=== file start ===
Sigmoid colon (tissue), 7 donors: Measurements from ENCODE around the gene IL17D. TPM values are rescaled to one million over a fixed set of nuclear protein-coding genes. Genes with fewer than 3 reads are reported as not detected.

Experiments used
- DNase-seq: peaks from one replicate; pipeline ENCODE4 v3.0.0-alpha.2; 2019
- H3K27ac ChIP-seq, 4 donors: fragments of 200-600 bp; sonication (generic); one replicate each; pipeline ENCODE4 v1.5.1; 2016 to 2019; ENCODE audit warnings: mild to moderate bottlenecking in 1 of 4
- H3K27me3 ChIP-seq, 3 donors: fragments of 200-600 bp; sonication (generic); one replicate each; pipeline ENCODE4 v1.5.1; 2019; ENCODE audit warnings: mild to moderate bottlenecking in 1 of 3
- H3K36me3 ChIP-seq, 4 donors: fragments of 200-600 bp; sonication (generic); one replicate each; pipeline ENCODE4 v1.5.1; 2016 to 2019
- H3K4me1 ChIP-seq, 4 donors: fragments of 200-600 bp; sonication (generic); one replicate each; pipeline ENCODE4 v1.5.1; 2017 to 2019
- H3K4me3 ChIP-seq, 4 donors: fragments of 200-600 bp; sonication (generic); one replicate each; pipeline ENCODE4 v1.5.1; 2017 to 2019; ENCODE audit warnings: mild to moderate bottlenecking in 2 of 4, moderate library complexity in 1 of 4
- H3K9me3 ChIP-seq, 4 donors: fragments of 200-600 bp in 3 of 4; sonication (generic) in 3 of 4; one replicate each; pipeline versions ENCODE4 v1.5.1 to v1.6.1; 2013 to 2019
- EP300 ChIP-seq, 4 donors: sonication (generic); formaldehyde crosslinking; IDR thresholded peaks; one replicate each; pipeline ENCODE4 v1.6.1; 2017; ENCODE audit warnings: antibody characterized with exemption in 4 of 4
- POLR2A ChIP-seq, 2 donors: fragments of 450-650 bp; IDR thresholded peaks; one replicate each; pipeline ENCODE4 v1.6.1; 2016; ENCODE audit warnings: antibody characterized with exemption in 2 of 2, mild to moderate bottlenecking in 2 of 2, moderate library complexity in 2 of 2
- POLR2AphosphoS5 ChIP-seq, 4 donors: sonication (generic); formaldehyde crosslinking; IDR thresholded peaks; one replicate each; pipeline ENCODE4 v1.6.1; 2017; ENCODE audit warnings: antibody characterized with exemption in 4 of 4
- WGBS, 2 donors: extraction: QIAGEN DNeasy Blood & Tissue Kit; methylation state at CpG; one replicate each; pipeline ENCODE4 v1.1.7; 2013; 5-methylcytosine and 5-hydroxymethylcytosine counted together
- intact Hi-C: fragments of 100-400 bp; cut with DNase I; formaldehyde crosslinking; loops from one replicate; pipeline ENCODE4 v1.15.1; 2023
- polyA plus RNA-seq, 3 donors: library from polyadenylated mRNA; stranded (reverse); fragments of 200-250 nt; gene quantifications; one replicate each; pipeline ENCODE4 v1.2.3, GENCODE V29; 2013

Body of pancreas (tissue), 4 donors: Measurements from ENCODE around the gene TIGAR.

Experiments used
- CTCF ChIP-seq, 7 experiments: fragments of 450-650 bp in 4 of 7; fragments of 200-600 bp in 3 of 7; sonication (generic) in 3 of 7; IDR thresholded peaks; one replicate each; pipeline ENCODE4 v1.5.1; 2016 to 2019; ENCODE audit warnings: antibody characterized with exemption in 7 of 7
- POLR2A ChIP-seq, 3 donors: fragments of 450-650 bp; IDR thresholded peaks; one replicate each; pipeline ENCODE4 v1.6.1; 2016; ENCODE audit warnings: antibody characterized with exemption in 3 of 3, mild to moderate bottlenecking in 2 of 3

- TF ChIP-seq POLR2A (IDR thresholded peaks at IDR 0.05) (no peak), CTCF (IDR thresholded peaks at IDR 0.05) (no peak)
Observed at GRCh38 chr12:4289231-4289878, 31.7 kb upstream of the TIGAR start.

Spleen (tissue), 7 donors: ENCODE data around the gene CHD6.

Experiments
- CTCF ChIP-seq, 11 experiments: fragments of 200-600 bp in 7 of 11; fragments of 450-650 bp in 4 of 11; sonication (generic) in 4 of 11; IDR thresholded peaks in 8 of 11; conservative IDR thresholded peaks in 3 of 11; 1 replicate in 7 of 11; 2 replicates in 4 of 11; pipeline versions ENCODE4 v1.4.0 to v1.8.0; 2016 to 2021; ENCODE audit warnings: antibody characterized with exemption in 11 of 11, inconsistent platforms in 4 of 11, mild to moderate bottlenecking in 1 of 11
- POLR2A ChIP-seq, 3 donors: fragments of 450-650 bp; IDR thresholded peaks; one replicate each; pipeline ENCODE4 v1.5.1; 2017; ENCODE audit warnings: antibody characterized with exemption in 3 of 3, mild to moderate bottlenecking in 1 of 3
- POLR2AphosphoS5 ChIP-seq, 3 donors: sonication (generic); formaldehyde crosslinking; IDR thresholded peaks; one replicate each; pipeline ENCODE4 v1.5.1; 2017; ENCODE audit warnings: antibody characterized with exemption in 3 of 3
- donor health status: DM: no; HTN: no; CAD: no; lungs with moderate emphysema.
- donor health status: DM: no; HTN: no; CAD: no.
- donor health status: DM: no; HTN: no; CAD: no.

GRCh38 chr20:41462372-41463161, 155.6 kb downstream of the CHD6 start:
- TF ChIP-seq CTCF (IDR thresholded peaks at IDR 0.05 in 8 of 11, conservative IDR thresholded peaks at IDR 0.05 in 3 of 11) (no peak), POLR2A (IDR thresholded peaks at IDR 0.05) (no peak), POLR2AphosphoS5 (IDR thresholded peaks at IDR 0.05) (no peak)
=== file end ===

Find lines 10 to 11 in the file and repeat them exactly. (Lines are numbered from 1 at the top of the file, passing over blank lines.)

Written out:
- EP300 ChIP-seq, 4 donors: sonication (generic); formaldehyde crosslinking; IDR thresholded peaks; one replicate each; pipeline ENCODE4 v1.6.1; 2017; ENCODE audit warnings: antibody characterized with exemption in 4 of 4
- POLR2A ChIP-seq, 2 donors: fragments of 450-650 bp; IDR thresholded peaks; one replicate each; pipeline ENCODE4 v1.6.1; 2016; ENCODE audit warnings: antibody characterized with exemption in 2 of 2, mild to moderate bottlenecking in 2 of 2, moderate library complexity in 2 of 2